By LA Weekly
By Henry Rollins
By Weekly Photographers
By Shea Serrano
By Nate "Igor" Smith
By Dan Weiss
By Erica E. Phillips
By Kai Flanders
At Cintas Acuario, Pedro Rivera's other son, Juan, devised a series of compilation albums with photographs of staged drug deals and drug robberies: Puros Corridos Perrones (Badass Corridos, more or less). Volume 5, with no promotion whatsoever, sold 60,000 copies in a single week last year. Juan himself recorded an album called Corridos de Poca Madre (roughly, Bad Motherfucking a Corridos). His brother Lupe released an album on which he posed with an AK-47 (Corridos de Fregadera y Media - Bitch and a Half Corridos), including an ode to drug lord Amado Carrillo, "The Lord of the Skies" who died during a plastic-surgery operation last summer. This week, Lupe released a new corrido to Saul Viera.
Since much of this music was recorded by - and sung by and to - Mexican-American kids who had grown up on gangster rap, the marketing debt was obvious. "When [rapper] Easy-E was coming out, he'd have a gun. I'd say, 'Damn, I'm gonna buy it,'" says Lupe. "That's the stuff I liked. Plus, when you see a cassette that says 'parental guidance,' you want to get it."
Beyond commercial production, the commissioned corrido that Chalino pioneered has become an industry. Today, anybody, no matter how dull and insignificant, can have a corrido recorded about him in L.A. for between $500 and $2,000. Dozens of composers and most narcocorrido singers supplement their income by writing them. Unlike Chalino's songs, few of these commissioned corridos tell compelling stories. Usually, they merely say that so-and-so has a nice truck, likes to go to bars and chase women and has a pearl-handled .45, and that he's real tough and respected by his friends, so don't mess with him.
The commissioned corrido barely exists in Mexico. It thrives in L.A. because, like corridos of old, it fills a need: that of immigrants to show they have done well in gringolandia. The corrido has adapted to the new Mexican reality of having to live and work away from Mexico. Immigrants use commissioned corridos as tangible proof - like a new car or Nikes - that they've made it in the USA; the songs are especially effective if the immigrant also wants to leave the impression that he's connected to the dope business.
"If I write a corrido about someone who's made a lot of money here selling drugs, the first thing he does is grab my cassette and go back to Mexico to show all his friends," says Teodoro Pena, a landscaper and composer. "We can't write a corrido to Pancho Villa anymore."
"Now people want to hear about themselves while they're alive," adds Abel Orozco. "The corrido has become a little less news and a little more publicity for common people. It's 15 minutes of fame that they pay for themselves."
Who killed Chalino Sanchez and why remains a mystery. Given Mexican justice and Chalino's circle of acquaintances, no one holds any hope that his killers will be found. A lingering rumor has it that he merely faked his own death to throw his enemies off his track, a rumor abetted by the phony recordings of him singing with living artists. Says Nacho Hernandez, "I know he's dead. I saw his body."
In a final twist on his career, more than 100 corridos have been written and recorded about Chalino, topping even Pancho Villa. Hernandez believes it was not his death that made him big, but the fact that someone was finally promoting Chalino. "He'd been a phenomenon without promotion, and with promotion, he grew even bigger," He grew even bigger," Hernandez says. "His bad luck was that he became famous after he died."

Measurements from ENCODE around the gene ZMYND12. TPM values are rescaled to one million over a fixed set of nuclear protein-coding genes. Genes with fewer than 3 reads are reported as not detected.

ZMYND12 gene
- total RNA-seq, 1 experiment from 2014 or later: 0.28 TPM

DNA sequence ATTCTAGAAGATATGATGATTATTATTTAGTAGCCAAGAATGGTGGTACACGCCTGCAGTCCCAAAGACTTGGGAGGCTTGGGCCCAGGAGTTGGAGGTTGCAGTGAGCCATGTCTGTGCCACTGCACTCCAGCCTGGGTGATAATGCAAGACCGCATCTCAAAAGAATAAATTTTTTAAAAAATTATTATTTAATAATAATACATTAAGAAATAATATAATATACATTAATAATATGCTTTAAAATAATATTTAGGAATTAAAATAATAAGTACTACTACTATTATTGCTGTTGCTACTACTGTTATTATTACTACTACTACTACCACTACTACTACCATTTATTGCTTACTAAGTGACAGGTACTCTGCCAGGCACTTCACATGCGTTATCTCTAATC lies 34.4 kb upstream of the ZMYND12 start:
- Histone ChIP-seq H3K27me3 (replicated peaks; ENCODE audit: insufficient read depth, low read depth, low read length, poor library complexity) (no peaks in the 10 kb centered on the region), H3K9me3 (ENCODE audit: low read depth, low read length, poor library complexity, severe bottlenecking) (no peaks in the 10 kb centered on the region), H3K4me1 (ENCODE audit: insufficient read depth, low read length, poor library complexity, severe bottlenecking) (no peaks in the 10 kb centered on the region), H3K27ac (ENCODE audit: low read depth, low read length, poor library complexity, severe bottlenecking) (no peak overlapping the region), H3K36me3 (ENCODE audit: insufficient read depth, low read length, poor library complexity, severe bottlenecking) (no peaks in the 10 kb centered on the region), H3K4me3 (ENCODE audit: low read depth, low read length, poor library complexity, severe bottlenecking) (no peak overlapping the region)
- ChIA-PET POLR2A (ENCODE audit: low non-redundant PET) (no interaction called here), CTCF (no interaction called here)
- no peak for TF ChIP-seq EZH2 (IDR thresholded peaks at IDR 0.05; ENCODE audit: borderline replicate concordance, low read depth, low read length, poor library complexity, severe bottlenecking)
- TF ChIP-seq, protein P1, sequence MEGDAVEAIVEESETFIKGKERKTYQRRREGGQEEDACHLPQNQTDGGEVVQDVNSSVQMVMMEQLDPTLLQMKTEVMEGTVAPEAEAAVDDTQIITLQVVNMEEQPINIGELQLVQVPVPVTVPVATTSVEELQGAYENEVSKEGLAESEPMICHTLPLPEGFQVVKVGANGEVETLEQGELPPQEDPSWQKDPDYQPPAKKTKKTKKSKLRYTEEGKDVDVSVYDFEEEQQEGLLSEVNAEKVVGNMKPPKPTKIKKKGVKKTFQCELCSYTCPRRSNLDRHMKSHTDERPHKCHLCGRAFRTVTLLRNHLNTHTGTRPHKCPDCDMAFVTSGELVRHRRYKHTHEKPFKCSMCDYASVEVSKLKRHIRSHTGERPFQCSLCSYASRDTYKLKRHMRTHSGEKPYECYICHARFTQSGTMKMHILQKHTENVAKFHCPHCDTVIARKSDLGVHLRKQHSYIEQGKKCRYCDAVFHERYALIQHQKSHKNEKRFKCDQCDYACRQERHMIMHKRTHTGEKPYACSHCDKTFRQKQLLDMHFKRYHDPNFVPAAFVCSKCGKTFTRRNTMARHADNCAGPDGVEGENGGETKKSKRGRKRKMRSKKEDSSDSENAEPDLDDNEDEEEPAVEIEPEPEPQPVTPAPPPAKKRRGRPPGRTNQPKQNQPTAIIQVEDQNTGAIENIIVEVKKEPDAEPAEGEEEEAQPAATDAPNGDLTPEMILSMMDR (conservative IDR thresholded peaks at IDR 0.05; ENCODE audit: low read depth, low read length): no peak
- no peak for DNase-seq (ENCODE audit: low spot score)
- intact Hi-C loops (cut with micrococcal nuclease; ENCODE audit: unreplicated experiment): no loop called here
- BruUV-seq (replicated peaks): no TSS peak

Still, his legacy is as strong as ever. At an amateur talent show held recently at El Farallon in Lynwood, "There were 15 singers, and they all sang like Chalino Sanchez," says owner Emilio Franco. "They cocked their hats like Chalino, they talked like him, pronounced words like he did."
Chalino's son Adan is also following in his father's footsteps; at 13, he has a nascent singing career. Some people suggested he be called "Chalino Sanchez Jr.," but his mother nixed that idea, choosing instead "El Compita" - The Little Buddy. Marisela and the kids still live in the Paramount house Chalino bought them. The walls are hung with photos of her deceased husband and gold records of the legitimate Musart albums - records that went gold after he died. (Marisela had to fight to get them. "I wanted him to have some kind of recognition," she says.) She is proud that her son sings Mexican folk music, but won't let him record the narcocorridos - the "dirty corridos," she calls them - that his father's life and death have made fashionable. "They're harmful for young people," she says.
Essayist Carlos Monsivais once said that during economic crises of the kind Mexico has suffered for 20 years, a hero is anyone who provides a job. Chalino's corridos concern the only two figures in Mexican popular culture during that time who can consistently claim economic success: the drug smuggler and the immigrant - usually both. His creation was literally Mexican and American, and showed the importance of the diaspora - primarily that in Los Angeles - in shaping contemporary Mexican culture. And, though his source was Mexico, his story is quintessentially American, one born of the opportunities, the re-imagining of life's possibilities, that so many Mexican campesinos have come to the U.S. in search of. In Mexico, Chalino could never have been what he became, would never have had even the chance. He was, after all, simply an anonymous campesino, and a singer whose most important attribute turned out to be that he couldn't sing.
"We're not talking about Caruso or Placido Domingo," says Musart's Gonzalez. "We're just talking about a poor boy who had a style people liked."
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